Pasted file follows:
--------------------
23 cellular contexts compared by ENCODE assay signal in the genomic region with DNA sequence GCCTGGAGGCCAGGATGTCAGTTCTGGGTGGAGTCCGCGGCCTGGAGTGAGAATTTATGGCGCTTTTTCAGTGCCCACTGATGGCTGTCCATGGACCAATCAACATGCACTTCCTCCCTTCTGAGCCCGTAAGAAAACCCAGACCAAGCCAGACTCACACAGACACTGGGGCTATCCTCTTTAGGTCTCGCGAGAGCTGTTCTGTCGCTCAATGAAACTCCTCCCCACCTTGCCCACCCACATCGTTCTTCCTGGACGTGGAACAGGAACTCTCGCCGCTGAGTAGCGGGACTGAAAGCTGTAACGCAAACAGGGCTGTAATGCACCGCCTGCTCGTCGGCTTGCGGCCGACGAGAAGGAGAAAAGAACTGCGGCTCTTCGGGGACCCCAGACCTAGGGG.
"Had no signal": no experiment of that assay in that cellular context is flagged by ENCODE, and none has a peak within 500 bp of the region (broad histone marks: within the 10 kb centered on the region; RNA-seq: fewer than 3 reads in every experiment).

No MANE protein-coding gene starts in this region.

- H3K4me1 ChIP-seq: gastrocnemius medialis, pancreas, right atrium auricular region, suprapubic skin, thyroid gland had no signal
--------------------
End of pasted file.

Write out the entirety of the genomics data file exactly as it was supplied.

23 cellular contexts compared by ENCODE assay signal in the genomic region with DNA sequence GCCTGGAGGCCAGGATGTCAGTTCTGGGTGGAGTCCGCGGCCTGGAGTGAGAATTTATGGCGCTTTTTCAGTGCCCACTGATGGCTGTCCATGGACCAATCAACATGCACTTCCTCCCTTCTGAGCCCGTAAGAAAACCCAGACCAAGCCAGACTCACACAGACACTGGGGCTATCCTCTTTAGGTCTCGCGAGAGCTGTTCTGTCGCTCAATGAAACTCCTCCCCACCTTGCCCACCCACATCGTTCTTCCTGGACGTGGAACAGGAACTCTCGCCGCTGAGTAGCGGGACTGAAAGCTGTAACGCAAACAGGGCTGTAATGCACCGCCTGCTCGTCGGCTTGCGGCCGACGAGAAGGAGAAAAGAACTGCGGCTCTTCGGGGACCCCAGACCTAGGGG.
"Had no signal": no experiment of that assay in that cellular context is flagged by ENCODE, and none has a peak within 500 bp of the region (broad histone marks: within the 10 kb centered on the region; RNA-seq: fewer than 3 reads in every experiment).

No MANE protein-coding gene starts in this region.

- H3K4me1 ChIP-seq: gastrocnemius medialis, pancreas, right atrium auricular region, suprapubic skin, thyroid gland had no signal